By Michael Buchanan
BBC News, Riyadh
Saudi Arabia has not seen the large-scale protests of the kind sweeping many Arab countries - it is a place which, above all, values stability.
King Abdullah has announced £60bn will be spent on social programmes
There were hundreds of them, migrant workers, from South and East Asia, coming to Saudi Arabia to work for meagre, but tax-free, wages.
And their arrival in Riyadh coincided with my flight, making for a teeming but fairly orderly passport hall.
The queues were not moving much, however, and so one tall, thin Indian man decided to sit on the floor.
Not for long though.
Out of nowhere, one of the guards shoved his way into the line - spraying people left and right - and hauled the man back on to his feet.
Moments later, the same guard kicked the arm of another migrant worker who could not figure out how to operate the biometric scanning machine.
All this had taken place within 20 minutes of me setting foot on Saudi soil.
It was my first impression of the country - and to the extent that the incidents highlight the authoritarian, uncompromising nature of Saudi society, not to mention the appalling manner in which some low-skilled migrant workers are treated, then it has proven fairly accurate.
I have travelled the breadth - if not the length - of this desert kingdom over the past week or so, and the lesson I have learned again and again is that there is a Saudi way of doing things which is quite unique.
A tribal, hierarchical society defined almost exclusively by its religion tends not to tolerate much dissent - and looks suspiciously at any new behaviours and ideas.
Men and women are kept apart at events
A suggestion last week, for instance, from the education minister that it was maybe time to consider sending boys and girls to mixed-sex primary schools led to one opponent claiming the idea would turn boys into transvestites.
Any notion that Saudis had that the uprising in other Middle Eastern countries might take root here was brushed aside a few weeks ago by an edict from the country's religious leaders that dissent and protest were un-Islamic, and that Saudis should obey their rulers.
We do not challenge our parents in the house, one man told me, and so what makes you think we are going to challenge our government in the streets?
Beside a big stick, a rather large carrot has also been dangled in front of Saudis.
The ruler, King Abdullah, in a series of announcements over the past few weeks, says his government is going to spend an unprecedented amount of money, more than £60bn ($100bn) and counting, on social programmes - raising public sector salaries, providing increased state aid to help people buy houses, and benefits, for the first time, for the country's burgeoning number of unemployed people.
That is not to say that efforts at reform, if not exactly revolution, have been killed off.
The Saudi way
In the large basement of a wealthy businessman's house, I attended a dewaniah, essentially a cultural forum, in which about 30 people came and discussed the merits of allowing women to vote.
Women do not have a political voice in Saudi Arabia
I met and chatted with some of the participants before the event started but once we walked down the stairs we were split, men in one section, women in another, separated behind a partition in the corner of the room.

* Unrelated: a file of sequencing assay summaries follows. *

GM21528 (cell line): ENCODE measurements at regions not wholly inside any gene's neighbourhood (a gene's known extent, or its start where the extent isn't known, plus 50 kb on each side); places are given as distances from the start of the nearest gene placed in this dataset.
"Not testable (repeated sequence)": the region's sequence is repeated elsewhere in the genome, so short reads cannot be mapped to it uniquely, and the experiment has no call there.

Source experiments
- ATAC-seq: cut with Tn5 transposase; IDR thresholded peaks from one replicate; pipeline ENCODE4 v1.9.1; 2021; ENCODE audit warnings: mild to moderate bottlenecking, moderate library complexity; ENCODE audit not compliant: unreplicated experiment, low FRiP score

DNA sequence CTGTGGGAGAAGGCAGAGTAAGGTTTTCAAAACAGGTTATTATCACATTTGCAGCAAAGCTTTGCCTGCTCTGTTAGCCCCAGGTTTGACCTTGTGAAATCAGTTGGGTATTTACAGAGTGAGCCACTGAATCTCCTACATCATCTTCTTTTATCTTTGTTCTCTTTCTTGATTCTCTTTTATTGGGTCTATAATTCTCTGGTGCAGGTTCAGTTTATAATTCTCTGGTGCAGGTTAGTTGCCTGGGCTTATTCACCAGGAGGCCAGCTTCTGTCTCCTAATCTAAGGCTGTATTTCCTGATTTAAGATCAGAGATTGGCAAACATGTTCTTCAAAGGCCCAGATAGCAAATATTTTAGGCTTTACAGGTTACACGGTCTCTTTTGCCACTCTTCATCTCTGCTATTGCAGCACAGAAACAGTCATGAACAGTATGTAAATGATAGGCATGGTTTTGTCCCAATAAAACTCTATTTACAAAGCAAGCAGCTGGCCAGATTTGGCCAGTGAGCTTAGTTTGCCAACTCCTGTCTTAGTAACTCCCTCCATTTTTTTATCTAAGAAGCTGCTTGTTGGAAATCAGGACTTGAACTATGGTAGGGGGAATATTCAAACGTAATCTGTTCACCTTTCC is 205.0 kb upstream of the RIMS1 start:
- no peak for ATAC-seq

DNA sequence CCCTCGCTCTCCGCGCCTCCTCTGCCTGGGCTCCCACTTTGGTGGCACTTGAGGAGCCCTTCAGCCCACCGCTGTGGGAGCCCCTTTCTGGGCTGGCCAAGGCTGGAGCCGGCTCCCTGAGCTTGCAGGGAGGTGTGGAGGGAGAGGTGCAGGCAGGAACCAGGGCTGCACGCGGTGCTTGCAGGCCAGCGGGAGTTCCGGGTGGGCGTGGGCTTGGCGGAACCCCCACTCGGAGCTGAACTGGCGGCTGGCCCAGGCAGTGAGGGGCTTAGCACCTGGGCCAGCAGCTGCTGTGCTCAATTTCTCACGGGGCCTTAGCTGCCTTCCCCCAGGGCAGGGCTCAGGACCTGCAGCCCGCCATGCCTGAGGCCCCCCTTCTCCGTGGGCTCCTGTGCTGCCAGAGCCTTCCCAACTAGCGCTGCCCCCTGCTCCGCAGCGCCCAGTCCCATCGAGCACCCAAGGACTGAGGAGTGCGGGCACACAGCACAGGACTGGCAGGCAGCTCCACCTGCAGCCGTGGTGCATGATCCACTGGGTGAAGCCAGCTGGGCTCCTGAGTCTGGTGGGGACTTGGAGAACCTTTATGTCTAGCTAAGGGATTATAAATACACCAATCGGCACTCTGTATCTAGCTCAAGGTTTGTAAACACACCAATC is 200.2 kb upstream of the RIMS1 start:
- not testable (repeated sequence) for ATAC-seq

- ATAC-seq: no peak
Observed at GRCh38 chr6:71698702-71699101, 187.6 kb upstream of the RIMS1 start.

When I asked one man why we could not mix as we had upstairs, he just said this is the Saudi way.
Other reformers are pushing for women to be allowed to drive; for women to sign legal documents; for companies to hire more Saudis; for stronger action to be taken to tackle corruption; for the practice of wasta, the need to know someone to get ahead, to become redundant.
The pervasive influence of those last two problems was brought home to me by a great story I was told over dinner one night, which may or may not be apocryphal.
A Saudi princess asked if she could see a large house that had been built by a local businessman, with a view to either renting or buying it.
Flattered, he of course showed her round. But instead of paying any money, she simply took the keys and moved in.
All attempts to remove her failed.
The conservatives in the country are powerful and vocal
So the man transferred ownership of the house to an American woman he knew, who promptly called the US embassy and told them that her property was being occupied, effectively by a squatter.
The princess left shortly afterwards.
Blogs and tweets and Facebook pages on such stories and topics abound, and small meetings are occasionally held. But few major changes are predicted.
Civil society does not exist here in the way it does in other Arab countries, so the reformists' efforts are concentrated as much on organising and informing, as they are on actually pushing for change.
The conservatives in the country are powerful and vocal and those pushing against them cannot say for certain how much support their ideas have, although one poll suggested that 69% of Saudis do not want to give women the right to vote.
Saudi Arabia has undoubtedly embraced economic change in recent years, raising the living standards of its citizens.
It has been far less willing however to embrace political and social change, and whatever winds may be buffeting its neighbours, the Saudis are likely to continue to value stability above all else.
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